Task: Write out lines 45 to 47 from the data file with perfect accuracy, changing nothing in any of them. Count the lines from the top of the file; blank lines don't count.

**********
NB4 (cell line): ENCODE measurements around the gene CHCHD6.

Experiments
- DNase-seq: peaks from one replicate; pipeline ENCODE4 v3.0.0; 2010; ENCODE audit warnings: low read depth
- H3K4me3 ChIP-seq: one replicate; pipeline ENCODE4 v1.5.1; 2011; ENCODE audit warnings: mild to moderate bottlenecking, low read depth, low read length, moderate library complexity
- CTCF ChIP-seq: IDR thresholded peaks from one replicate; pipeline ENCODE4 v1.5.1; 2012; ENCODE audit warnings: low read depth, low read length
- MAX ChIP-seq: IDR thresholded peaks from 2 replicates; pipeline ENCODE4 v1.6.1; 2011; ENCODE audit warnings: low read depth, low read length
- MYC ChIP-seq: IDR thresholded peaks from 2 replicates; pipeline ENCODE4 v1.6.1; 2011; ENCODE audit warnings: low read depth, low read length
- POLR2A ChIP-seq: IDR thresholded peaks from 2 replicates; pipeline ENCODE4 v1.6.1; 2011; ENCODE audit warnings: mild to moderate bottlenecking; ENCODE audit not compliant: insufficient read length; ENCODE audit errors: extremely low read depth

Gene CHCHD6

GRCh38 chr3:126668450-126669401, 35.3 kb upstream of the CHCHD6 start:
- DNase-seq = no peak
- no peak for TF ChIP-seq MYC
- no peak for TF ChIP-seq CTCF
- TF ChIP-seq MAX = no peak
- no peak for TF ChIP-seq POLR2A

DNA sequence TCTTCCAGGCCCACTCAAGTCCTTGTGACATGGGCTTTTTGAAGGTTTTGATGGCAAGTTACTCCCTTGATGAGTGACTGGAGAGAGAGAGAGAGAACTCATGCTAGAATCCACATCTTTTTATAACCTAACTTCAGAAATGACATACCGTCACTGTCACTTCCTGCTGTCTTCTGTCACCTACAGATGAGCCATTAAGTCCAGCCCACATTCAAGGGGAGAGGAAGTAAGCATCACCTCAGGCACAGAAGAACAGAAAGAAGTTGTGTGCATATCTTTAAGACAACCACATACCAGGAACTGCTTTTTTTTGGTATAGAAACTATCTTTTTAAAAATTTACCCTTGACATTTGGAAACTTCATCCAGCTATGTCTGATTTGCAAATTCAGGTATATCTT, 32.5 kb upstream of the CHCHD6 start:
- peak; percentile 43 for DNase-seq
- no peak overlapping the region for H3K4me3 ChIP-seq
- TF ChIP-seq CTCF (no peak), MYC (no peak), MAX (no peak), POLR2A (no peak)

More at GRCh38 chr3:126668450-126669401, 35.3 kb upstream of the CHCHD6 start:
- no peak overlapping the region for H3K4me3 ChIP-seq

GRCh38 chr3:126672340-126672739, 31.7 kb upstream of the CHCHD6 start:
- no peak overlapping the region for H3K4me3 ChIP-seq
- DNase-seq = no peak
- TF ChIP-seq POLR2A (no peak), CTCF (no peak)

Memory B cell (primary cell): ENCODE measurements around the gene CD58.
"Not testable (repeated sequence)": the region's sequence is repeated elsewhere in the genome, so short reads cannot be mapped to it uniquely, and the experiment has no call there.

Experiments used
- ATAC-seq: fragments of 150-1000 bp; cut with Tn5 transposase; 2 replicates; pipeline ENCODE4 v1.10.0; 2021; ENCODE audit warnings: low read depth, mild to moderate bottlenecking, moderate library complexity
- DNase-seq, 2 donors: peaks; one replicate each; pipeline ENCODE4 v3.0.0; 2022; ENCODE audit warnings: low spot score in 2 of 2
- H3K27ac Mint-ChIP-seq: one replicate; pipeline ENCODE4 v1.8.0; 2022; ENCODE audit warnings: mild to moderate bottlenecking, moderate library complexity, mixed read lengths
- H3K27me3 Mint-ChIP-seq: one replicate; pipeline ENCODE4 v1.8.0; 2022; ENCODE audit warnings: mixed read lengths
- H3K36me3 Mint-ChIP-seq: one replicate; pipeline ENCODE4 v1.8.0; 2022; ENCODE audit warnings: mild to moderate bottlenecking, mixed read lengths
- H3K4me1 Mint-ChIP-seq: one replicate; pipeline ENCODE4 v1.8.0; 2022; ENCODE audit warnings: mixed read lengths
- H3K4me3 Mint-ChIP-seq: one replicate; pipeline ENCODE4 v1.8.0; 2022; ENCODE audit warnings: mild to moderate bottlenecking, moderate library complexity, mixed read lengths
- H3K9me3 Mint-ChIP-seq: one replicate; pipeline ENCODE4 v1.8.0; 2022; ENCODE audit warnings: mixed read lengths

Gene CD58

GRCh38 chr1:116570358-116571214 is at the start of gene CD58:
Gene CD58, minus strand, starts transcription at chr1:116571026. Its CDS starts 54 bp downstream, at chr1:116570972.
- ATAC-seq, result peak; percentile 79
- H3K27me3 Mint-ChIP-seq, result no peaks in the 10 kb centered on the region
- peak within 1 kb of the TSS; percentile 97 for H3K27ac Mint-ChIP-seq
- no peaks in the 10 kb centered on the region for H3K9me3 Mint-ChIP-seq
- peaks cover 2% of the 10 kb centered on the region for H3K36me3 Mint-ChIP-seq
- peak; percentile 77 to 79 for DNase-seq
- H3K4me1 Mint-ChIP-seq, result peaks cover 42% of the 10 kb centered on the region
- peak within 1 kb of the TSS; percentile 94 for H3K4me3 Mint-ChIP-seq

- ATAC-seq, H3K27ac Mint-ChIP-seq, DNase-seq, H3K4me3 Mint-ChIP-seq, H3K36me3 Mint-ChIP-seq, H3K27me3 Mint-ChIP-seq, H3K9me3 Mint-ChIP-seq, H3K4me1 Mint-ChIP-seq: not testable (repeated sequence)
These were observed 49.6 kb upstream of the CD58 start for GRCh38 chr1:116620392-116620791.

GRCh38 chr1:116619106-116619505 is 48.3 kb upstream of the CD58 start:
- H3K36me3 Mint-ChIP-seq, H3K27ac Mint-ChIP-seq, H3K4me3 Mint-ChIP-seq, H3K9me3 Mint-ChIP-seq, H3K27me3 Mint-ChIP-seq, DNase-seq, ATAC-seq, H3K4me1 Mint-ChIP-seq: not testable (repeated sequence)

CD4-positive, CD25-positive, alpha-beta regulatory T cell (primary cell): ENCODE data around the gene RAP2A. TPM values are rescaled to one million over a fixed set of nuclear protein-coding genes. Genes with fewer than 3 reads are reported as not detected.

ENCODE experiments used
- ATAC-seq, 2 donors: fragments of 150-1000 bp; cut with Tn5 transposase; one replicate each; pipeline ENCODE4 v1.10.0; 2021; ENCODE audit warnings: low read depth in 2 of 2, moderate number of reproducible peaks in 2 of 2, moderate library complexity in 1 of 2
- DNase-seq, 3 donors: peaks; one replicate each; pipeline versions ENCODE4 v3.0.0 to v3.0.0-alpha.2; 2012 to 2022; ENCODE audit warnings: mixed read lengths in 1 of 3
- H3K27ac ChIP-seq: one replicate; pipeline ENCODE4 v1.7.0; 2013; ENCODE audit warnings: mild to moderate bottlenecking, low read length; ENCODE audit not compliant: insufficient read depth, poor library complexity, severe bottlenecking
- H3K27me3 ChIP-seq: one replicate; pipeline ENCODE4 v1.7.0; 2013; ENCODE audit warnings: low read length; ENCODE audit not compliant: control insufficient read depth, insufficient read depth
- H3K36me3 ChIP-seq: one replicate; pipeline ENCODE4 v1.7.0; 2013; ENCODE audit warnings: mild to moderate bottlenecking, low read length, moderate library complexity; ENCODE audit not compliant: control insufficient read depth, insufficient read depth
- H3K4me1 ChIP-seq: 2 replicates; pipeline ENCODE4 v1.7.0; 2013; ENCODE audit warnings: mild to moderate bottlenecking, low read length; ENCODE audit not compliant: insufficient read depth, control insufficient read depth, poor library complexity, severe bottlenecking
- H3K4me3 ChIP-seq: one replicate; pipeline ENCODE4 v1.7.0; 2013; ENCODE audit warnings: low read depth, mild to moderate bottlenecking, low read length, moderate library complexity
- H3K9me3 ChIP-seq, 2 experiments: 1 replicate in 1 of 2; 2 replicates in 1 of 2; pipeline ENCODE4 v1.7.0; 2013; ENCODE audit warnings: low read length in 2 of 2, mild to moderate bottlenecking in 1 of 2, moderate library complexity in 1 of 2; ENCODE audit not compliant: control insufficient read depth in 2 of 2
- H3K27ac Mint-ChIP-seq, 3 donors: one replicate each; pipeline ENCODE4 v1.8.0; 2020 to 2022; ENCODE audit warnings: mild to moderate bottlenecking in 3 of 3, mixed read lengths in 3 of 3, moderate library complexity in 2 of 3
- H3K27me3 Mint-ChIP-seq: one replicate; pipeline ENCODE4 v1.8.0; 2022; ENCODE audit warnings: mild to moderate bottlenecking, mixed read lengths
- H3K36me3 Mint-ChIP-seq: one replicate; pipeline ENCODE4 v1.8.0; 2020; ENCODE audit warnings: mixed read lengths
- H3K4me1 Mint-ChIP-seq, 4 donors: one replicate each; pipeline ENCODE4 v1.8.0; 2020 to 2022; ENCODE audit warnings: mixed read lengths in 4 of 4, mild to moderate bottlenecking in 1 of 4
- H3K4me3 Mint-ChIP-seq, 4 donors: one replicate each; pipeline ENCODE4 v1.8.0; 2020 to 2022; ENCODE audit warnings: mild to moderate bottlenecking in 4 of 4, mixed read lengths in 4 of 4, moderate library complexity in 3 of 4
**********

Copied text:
- peak; percentile 77 to 79 for DNase-seq
- H3K4me1 Mint-ChIP-seq, result peaks cover 42% of the 10 kb centered on the region
- peak within 1 kb of the TSS; percentile 94 for H3K4me3 Mint-ChIP-seq